The other great thing about this block is its size. This is a 15 inch block! So, a 4x4 block quilt would make a generous throw size, and a 3x3 block quilt would be perfect as a baby quilt. Bigger blocks = less teeny tiny pieces, and I'm all about that! If you would rather a smaller block, here are the measurements for that as well-
To make a purse strings block, cut four 5.5 inch squares to make the "purse flaps," four 5.5 inch squares to make the "strings," and one 5.5 inch square for the center of the block, or the "inside of the purse." This center square would be a great place to use fussy cuts! You will also need sixteen 3.5 inch squares of your background fabric (or, corner squares).
I am using only three fabrics (plus white), but this would also be really cute as a scrappy block!
First, we'll make the four "purse flaps." These surround the center square, so if you have a stripe, chevron, or other design that would look cute in a radiating pattern, go for it!
To make these pieces, we need to line up one white square on the corner of your printed fabric and sew corner to corner. Like this-
To keep your stitch line straight, many people recommend drawing a diagonal line across the back of your square as a guide. I really hate this step, so as a little trick, I use a piece of painter's tape aligned with my needle on my machine and table.
You can keep the corners in line with the edge of the tape, and know that you're sewing a straight line! After sewing, take your scissors and trim away the excess, leaving 1/4 inch seam allowance. It doesn't have to be too perfect!
Give it a quick press, then line up another white square with an adjoining corner. Sew corner to corner in exactly the same way!
Trim away the excess, and press again!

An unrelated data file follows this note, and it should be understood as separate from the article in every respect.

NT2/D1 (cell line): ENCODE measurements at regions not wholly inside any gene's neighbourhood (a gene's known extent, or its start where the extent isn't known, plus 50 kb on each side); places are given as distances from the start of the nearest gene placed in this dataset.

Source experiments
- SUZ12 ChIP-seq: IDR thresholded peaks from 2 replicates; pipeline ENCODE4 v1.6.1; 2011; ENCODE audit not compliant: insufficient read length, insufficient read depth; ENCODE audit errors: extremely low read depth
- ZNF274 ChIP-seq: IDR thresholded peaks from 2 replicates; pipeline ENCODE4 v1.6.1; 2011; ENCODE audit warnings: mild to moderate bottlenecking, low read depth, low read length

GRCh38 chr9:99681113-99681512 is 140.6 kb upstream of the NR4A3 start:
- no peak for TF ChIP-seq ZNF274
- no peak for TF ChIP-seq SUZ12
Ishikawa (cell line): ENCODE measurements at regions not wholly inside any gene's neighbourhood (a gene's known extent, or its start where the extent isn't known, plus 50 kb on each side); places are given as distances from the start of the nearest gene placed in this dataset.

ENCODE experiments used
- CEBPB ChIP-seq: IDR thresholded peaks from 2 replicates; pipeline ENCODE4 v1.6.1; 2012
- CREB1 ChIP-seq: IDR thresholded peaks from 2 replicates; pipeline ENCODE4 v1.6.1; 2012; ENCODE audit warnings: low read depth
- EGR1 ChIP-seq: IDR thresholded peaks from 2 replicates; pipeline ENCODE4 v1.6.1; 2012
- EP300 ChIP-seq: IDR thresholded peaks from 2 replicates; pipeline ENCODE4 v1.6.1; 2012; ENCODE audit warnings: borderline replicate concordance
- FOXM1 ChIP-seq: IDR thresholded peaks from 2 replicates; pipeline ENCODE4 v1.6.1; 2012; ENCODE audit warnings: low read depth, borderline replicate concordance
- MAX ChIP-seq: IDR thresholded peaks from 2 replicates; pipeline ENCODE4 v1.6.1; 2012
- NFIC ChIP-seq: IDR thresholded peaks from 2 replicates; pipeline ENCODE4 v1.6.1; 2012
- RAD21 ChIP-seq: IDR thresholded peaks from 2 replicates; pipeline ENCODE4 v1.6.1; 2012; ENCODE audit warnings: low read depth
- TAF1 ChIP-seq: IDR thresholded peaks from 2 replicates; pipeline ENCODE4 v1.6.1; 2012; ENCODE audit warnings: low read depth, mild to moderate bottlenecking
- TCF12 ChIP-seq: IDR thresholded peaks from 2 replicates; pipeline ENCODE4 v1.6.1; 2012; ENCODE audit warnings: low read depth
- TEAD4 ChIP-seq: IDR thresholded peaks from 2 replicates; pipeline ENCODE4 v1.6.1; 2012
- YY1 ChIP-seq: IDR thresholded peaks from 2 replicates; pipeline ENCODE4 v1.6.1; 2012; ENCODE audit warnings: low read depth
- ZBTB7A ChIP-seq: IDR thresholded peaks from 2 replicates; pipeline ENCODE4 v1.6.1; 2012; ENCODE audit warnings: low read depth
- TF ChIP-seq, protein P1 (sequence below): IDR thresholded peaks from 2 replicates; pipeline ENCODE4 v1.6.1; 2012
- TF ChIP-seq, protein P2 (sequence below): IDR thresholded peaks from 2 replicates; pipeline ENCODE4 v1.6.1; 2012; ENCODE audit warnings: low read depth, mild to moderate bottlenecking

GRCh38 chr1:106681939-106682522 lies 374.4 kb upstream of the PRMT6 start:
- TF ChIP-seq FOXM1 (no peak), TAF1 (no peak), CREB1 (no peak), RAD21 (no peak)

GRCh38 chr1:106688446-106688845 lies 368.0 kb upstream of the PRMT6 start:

Repeat these steps for all four "purse flap" pieces. I promise, once you get the hang of it, it goes really quickly, and the end result is worth it!
The points on these don't go all the way to the edge of the block (unlike flying geese), and that's by design. When the blocks are all put together, it creates a great shape in the negative space!
Now, we'll use the same technique to create the "drawstring" parts of the block, better known as a Road to Tennessee block. These are a little bit quicker because you won't have to press until the end. Start by lining up a white square on top of your printed fabric and again, sewing corner to corner and trimming the excess. Don't worry about pressing this just yet!
This time, our second white square will be sewn to the opposite corner, rather than an adjoining corner. Sew the second piece and trim. Your piece should look like this.
Now we're ready to press! Be careful not to drag the iron too much or you'll distort your corners!
Repeat for all four "drawstring" pieces!
After all of that, the rest is really a snap! Lay out your blocks like this- Do you see the purse and strings shape?
Sew them together as you would a plain old nine patch. Give your block a final press, and voila! A beautiful Purse Strings block!
Of course, the real beauty of these blocks happens when they're all put together! Lots of quilt blocks are like that. I love the little figure-eight shape created between these. I can see lots of opportunities for some creative quilting in these little negative spaces!
Edited 9/21- Here is what the blocks look like all together in the finished quilt! You can find additional pictures of the finished quilt HERE!